“I just got this cow to the vet. I’ll get back to you.”
He’s a cowman by week, and a bull fighter by weekend.
Most in the Midwest likely know as a bullfighter at the rodeo, but those around his home community of Randall recognize him best as a rancher.
“I didn’t grow up in the sport of rodeo, but it got in my blood while in college, and just seemed to get stronger. I love the sport and love fighting bulls,” evaluated Peters, who’d then returned to his Jewell County ranch after getting that sick cow treated.
While studying agriculture at Pratt Community College, Peters reflected, “I tried riding bucking bulls in the practice pen the college had at Wellington, and even tried bronc riding.
“Then, I got interested in watching the bullfighters, decided I’d give that a try and found out it’s what I really enjoy most about the sport of rodeo,” Peters added.
After graduating from a rodeo bullfighter’s school, Peters got some contracts working for Kraft Rodeo Company of Abbyville.
“The next year, Jimmy Crowther of JC Rodeo Company and New Frontier Rodeo Company asked me to bullfight at several of his rodeos and bull riding events. That was six years ago, and now I work 15 to 20 performances a year. It’s a great life,” Peters contended.
Yet, it is not without hazards as Peters can testify from the time, he was kicked to unconsciousness by a bull, and woke up in an ambulance en route to the hospital. “When I came to, I assured them I wasn’t injured, and made them get me back to the bull riding event before it was over,” insisted Peters, who actually did have a fractured cheek bone that prevented him from working a rodeo finals the week later.
That wasn’t even a setback. “Everything’s good. I’ve never really been hurt. It’s my job to make sure the cowboys aren’t ever wounded either, if there’s any way I can possibly prevent it,” Peters declared.
With face paint, a jersey, shorts with suspendered baggy jeans, the 28-year-old rancher-bullfighter evaluated, “I wasn’t ever really a star athlete in school, but a bullfighter has to be alert all of the time. It takes the right moves and correct passes to save the fallen riders from the mad bulls.”
Of concern to his wife of 2½-years, Cecilia (Reiter) Peters, a champion barrel racer in her own right, is the danger her husband faces every time he enters the arena. “It always worries me,” Mrs. Peters admitted.
“I take some hooks, a few hits, and have obviously been kicked, but it’s just part of the profession,” recognized Peters, who’s never drifted into the clown-funnyman aspects of his attire.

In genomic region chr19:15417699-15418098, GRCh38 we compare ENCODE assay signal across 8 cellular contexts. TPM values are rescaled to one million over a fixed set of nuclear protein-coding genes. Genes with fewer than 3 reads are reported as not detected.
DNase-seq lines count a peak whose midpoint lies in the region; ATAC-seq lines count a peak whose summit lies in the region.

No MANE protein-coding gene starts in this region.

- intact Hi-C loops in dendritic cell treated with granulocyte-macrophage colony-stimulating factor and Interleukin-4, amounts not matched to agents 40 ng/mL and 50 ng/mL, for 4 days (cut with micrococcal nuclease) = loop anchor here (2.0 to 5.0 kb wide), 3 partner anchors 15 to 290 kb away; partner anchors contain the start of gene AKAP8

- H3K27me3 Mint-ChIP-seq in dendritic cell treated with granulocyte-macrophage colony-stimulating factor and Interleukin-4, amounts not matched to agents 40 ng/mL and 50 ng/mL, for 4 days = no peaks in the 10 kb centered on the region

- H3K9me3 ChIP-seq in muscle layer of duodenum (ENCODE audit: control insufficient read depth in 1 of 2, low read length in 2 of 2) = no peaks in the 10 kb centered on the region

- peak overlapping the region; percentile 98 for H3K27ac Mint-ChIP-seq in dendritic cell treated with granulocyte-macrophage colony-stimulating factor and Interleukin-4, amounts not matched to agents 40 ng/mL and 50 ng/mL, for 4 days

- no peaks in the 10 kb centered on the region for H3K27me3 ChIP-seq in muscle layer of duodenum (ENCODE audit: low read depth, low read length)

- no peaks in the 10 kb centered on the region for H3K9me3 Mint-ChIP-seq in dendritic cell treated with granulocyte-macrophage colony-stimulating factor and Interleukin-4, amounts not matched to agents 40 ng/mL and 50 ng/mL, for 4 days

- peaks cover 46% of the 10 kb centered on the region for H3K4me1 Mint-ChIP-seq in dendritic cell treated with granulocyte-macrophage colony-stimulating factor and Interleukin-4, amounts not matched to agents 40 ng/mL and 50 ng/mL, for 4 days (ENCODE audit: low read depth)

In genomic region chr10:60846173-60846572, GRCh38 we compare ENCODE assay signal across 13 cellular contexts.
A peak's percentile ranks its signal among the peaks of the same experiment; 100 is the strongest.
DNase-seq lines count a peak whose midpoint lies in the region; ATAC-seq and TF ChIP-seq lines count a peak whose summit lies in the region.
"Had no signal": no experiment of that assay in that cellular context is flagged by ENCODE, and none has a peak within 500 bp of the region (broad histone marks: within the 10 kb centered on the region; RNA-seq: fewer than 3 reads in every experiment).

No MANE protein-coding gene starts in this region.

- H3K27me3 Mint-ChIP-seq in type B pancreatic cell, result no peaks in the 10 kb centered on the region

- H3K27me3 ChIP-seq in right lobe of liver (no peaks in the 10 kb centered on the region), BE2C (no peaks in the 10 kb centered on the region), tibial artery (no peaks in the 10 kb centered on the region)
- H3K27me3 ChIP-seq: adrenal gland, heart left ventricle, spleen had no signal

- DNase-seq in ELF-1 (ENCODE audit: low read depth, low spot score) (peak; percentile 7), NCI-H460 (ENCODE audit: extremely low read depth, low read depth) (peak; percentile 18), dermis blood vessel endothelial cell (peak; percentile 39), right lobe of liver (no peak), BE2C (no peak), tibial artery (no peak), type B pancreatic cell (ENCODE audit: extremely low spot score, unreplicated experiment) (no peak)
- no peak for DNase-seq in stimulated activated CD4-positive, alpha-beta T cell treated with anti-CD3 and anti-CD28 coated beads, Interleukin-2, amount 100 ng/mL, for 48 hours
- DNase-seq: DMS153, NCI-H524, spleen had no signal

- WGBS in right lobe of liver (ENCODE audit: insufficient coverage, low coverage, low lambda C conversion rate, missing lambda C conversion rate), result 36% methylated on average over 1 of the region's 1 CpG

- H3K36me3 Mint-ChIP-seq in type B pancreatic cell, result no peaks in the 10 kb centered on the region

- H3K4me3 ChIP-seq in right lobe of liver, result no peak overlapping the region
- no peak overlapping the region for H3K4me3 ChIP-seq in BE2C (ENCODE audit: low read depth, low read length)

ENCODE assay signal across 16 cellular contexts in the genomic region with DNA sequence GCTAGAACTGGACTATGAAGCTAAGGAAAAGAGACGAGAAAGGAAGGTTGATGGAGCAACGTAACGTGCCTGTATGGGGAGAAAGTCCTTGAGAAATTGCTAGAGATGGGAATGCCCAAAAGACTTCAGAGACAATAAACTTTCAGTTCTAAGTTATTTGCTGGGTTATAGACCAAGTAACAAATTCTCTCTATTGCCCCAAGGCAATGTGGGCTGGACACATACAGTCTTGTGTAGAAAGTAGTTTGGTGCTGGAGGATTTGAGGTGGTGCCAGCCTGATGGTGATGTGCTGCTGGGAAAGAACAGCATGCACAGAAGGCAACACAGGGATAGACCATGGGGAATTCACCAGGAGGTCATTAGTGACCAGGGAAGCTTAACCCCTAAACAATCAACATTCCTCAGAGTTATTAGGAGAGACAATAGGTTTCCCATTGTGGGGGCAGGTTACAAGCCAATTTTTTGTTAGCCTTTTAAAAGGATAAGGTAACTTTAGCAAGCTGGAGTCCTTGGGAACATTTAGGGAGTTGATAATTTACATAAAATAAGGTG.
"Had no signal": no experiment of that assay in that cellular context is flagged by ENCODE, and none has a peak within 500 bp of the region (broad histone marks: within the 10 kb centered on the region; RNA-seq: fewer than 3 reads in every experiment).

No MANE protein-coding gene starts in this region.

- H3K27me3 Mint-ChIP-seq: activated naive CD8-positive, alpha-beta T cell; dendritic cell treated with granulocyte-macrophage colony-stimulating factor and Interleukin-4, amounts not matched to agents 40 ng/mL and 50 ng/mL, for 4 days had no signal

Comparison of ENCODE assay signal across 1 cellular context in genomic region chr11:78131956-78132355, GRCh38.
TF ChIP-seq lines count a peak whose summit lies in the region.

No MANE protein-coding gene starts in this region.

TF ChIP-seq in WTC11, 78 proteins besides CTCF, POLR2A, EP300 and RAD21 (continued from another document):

“I know some jokes, but I’d probably mess them up, if I ever tried to repeat them,” Peters admitted.
Best part of his profession is “the people,” Peters reasoned. “I have so many good friends in the sport of rodeo, and I continue to make more lifelong acquaintances every rodeo. Keeping those friends safe is my objective.”
Recognizing the increasing costs of participating and putting on rodeo events, Peters said, “It just takes so much to go down the road these days, and success depends on community support and sponsorships. I hope that support can continue and grow.
“There are fewer rough stock riders in some rodeos. However, the top cowboys are the best ever, and the rodeo livestock is the best ever. That’s what keeps rodeos and bull ridings such big attractions.”
Contracted for his fourth appearance at the Flint Hills Bull Blowout in Strong City on September 14, Peters credited the quality of that competition.
“Kim Reyer and his family go all out to put on an outstanding bull riding event. They have their Reyer’s Country Store as the main sponsor along with a number of other general supporters over a wide part of the Flint Hills.
“Although Jimmy Crowther has most of the bulls from his New Frontier and JC Rodeo strings, the Reyer family’s Flint Hills Genetics bulls are always a big attraction at that Strong City event, too. They have the best evening of family entertainment of any bull riding I’ve worked,” Peters credited.
Heavily involved in his family ranching, Peters commented, “If I would have gotten my professional card in the beginning I might be working some of the larger rodeos, but where I’ve developed my cattle and farming operation now, I’m satisfied working the rodeos here in the Midwest.”
Still, there’s no slowdown in sight. “I plan to keep fighting bulls as long as my health allows me to protect the cowboys. It is a great sideline to ranching, and so satisfying when I can prevent a cowboy from getting hurt,” Peters summarized.